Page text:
Mr. Pai, the manager of Indicate bank was a busy man that week. He reported Choma’s case as a fraud case to the Zonal Office. An Officer arrived from Zonal Office and conducted a detailed investigation. It was found that the payment of Choma’s cheque had been made on 3rd April 2007 only. The Bank was implementing core banking and due to technical problems the cheques could not be posted to the accounts on 3rd and 4th April. After posting the cheques later there was a difference in the accounts. The same was traced to the cheque of Choma only on 10 September. The cheque was posted to the account only on that date. The forged cheque had been encashed in the confusion prevailing on 3rd April. The cheque had been paid by the cashier without authorization. On enquiry by the investigating Officer, the cashier admitted his crime. He had used the illiterate Choma’s account to draw money fraudulently.

The Head Office of Indicate Bank issued a circular asking all the branches to treat the accounts as illiterate accounts if the depositor knew only to sign. The bank credited the money to Choma’s account with interest. It also informed the court through the advocate that it had settled the payment. The court dismissed the case awarding cost to the plaintiff Choma.

That morning Choma called on Sudheer. He left the place after having his coffee and breakfast and thanking him profusely. Another case of Sudheer had come to a happy end.

Thursday, October 9, 2008

Epiphany on drivers

It’s a long commute for me to work. Adding to my agony is the traffic. I have to drop my son to his school and head to work. My son keeps me entertained for half of the journey to work. Our conversation is simple and usually about construction diggers, counting school buses, blue bikes, Thomas train, "gaba gaba song" and how much he likes school and stuff. After "I love you and I will pick you up" I am off to work and of course I have to battle the traffic first. The first week of work was hectic. I was never use to long commute before.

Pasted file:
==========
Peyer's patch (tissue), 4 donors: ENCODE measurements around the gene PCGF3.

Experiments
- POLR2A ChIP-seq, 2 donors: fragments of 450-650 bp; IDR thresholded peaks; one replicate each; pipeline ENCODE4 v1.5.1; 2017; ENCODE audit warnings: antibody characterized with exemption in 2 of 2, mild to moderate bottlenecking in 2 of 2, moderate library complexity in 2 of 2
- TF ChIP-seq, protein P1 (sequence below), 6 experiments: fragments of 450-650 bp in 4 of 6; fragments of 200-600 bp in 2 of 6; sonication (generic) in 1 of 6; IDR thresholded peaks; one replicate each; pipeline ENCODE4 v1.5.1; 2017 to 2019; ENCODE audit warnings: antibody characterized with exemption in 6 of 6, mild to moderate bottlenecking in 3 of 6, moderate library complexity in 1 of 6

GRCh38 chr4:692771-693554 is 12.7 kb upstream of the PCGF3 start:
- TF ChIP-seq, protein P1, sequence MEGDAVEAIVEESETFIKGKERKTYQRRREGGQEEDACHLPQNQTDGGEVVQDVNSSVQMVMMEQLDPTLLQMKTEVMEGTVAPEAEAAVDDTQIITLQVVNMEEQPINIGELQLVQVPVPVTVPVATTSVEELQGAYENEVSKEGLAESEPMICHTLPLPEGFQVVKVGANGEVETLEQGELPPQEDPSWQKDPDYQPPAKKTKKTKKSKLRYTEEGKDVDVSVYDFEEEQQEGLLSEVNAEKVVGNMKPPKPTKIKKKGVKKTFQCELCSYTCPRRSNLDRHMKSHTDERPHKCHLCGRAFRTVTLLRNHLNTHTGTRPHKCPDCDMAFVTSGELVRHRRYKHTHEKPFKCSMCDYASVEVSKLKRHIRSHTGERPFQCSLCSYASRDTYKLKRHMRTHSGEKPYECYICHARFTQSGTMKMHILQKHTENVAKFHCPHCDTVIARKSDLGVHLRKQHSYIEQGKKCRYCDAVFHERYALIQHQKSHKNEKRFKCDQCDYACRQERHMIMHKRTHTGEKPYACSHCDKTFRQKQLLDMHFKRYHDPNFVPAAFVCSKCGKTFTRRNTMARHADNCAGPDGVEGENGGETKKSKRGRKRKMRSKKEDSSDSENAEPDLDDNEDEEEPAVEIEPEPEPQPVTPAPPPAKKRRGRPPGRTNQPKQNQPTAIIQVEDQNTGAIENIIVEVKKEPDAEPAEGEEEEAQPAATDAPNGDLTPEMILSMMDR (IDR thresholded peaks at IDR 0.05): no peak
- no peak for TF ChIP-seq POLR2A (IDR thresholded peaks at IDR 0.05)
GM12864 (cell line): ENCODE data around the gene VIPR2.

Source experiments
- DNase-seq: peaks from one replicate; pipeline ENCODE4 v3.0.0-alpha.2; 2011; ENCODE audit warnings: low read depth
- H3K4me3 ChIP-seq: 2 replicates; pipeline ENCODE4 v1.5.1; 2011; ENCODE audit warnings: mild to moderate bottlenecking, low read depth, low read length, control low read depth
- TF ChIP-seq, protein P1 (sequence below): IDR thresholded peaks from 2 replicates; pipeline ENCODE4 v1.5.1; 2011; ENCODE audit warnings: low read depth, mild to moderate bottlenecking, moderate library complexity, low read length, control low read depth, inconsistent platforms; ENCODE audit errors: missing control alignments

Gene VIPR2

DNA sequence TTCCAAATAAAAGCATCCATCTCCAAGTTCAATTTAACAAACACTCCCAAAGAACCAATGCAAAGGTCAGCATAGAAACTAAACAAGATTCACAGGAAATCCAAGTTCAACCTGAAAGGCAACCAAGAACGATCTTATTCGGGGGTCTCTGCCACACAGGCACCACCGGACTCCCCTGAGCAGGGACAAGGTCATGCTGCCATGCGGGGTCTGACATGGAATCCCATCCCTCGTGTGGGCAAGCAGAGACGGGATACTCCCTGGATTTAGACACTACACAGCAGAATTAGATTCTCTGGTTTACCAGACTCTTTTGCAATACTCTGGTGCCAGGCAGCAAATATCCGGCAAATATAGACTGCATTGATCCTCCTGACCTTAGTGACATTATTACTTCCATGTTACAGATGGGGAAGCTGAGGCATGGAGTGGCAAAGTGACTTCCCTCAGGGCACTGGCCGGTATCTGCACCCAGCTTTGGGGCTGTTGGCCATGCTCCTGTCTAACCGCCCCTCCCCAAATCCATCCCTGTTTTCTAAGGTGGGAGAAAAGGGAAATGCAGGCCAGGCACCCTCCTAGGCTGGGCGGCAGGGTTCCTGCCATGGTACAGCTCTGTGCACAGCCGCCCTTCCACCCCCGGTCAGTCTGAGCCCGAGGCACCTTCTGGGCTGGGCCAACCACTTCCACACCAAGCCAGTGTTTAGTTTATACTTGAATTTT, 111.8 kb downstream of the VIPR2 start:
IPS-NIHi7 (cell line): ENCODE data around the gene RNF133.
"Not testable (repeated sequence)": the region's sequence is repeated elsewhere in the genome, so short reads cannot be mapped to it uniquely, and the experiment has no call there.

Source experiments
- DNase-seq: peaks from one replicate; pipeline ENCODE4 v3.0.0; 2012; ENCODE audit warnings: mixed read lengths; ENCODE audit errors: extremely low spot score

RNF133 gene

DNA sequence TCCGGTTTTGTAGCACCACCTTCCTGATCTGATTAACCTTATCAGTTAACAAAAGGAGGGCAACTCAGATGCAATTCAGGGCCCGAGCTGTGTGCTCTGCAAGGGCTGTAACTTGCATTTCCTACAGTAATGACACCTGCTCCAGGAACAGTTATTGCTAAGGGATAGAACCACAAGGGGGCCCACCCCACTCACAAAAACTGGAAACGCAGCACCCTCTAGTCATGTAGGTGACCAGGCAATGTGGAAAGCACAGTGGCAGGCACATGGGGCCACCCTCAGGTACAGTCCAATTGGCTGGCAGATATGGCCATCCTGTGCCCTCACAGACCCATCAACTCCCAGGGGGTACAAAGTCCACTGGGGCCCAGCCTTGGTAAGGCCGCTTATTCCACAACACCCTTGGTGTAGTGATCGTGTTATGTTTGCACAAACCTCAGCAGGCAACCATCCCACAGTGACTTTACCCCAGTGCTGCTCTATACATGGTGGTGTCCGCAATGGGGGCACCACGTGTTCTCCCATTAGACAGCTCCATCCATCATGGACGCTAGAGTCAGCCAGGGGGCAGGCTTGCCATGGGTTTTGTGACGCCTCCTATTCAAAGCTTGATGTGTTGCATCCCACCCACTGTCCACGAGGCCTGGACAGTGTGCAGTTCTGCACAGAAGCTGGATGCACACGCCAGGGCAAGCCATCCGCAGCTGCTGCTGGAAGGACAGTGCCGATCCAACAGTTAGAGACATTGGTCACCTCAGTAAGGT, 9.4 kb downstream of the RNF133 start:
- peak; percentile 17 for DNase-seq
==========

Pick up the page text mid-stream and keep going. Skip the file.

My husband gave me some suggestions on how to handle gridlock traffic. "Listen to your favorite songs or listen to radio salam namaste" he says. Good suggestion and probably I would suggest the same to other long commuters too. But that’s not the case with me. I am frustrated, cursing all slow going cars, over taking, and trying to reach early. And the funny part is that there is no urgency to reach early. I will have ample of time to reach on time but yet I am in a hurry to reach early. I cannot withstand slow moving vehicles especially the ones who are going below the speed limit for no reason.

Then, on one fine evening after leaving work, an epiphany explodes in my mind. I realized in that fine moment that all the drivers in their vehicles are driving according to their own individual personalities. I am fast in everything I do from everyday chore like cooking to cleaning and now it shows in my driving too. Fast driving is my personality. Don’t get me wrong here. I respect and follow driving law. I will never ever go insanely fast, disregarding other drivers and jeopardizing precious life on road. It’s just that I am a fast person and slow irritates me.

Anyway, I wanted to experiment with my theory. Does a person’s driving reveal their personality? Ever since this question popped up in my mind, I am observing and analyzing all drivers who share my direction to work. Every day I get to see different drivers and everyday is something different to learn about human psychology. I see female drivers who put on makeup while driving; I see young drivers aged 18 to 25 with high volume rap music; I see drivers in lot of hurry; I see drivers who have all the time in this world; I see drivers who are too busy to eat breakfast at home and eat in their car; I see driver who are elderly and in no rush.

As far as my fast attitude driving is concerned, I’ve changed my ways now. Even though fast is in my blood, driving on public road is definitely no place to display it. I get to meet slow drivers, very fast drivers, obnoxious and rude drivers, young and elderly drivers on my way to work. I have learnt to respect every one of them and reach my destination safe. All thanks to my husband who made me realize this. It was just three days ago when we were driving somewhere and I came across a vehicle that was going very slow. I complained my husband on how slow the vehicle is going. He responded saying “you don’t know what condition they are in. Just pass and go.” To my shock it was a very old lady probably 80 years old or even older driving that car. My heart sank.